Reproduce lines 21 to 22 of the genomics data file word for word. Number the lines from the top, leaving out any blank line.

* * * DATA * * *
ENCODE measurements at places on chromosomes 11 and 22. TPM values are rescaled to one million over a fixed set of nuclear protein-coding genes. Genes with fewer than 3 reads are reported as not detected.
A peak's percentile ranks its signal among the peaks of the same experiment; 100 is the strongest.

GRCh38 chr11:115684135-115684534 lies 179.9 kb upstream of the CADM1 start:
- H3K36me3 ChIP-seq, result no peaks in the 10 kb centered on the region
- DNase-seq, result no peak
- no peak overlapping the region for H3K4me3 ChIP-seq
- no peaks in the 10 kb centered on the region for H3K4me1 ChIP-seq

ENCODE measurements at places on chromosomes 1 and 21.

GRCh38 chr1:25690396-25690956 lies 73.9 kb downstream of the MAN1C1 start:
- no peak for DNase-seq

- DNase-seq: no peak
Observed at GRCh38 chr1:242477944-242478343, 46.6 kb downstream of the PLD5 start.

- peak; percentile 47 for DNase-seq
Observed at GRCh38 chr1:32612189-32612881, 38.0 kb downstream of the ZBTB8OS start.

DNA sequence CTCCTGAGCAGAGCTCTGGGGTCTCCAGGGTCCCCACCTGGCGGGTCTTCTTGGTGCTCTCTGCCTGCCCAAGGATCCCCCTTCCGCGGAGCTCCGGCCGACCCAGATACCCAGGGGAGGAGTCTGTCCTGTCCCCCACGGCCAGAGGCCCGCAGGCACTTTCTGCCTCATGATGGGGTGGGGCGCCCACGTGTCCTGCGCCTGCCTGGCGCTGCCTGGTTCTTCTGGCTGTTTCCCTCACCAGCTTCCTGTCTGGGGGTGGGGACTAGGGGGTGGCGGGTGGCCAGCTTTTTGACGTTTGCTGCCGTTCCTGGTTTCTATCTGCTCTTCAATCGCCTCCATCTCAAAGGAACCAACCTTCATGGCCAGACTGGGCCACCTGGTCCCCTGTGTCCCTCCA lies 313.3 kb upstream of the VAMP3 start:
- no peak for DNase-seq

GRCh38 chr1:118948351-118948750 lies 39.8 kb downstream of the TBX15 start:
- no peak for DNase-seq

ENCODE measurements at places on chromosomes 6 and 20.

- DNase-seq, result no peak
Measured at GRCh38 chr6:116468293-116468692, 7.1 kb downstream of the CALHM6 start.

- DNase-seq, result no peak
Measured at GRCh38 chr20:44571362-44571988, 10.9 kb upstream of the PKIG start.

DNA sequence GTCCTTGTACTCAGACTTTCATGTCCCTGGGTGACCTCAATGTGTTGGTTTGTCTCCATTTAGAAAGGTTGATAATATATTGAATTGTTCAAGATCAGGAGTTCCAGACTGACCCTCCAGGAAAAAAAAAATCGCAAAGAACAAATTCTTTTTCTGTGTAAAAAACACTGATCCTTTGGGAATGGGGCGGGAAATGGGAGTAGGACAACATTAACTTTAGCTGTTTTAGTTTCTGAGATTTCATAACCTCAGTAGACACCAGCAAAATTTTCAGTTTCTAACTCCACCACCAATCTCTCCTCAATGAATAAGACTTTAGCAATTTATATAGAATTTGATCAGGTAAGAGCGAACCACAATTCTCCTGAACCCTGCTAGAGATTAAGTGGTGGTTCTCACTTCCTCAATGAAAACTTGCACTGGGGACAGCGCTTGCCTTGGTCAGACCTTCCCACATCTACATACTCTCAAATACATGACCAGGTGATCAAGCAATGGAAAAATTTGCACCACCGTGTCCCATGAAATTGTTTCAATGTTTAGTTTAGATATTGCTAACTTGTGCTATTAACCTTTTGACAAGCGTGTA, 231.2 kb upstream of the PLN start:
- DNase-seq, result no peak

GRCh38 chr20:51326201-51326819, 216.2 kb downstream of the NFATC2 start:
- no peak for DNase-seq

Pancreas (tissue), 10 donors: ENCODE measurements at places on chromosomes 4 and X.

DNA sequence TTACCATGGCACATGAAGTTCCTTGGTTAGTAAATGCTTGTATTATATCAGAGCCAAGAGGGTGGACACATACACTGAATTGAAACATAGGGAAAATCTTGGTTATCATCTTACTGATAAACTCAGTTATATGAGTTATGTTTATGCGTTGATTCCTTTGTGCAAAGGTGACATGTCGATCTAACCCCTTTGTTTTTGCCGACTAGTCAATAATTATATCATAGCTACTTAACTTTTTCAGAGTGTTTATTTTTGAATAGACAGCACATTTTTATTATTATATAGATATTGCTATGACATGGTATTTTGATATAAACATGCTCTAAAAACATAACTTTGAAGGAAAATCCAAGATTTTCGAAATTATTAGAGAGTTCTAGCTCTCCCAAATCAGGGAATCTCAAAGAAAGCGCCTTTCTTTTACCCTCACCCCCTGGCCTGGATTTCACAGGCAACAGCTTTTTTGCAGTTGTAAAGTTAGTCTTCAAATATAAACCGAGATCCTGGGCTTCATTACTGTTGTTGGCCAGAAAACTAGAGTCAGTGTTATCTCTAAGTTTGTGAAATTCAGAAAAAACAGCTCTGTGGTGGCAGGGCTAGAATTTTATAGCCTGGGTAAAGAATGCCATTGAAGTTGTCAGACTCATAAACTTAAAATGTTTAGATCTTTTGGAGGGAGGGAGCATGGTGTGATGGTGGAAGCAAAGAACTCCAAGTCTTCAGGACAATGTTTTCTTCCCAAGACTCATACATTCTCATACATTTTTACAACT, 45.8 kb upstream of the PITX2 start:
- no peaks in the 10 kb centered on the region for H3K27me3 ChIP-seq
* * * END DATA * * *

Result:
Measured at GRCh38 chr6:116468293-116468692, 7.1 kb downstream of the CALHM6 start.

- DNase-seq, result no peak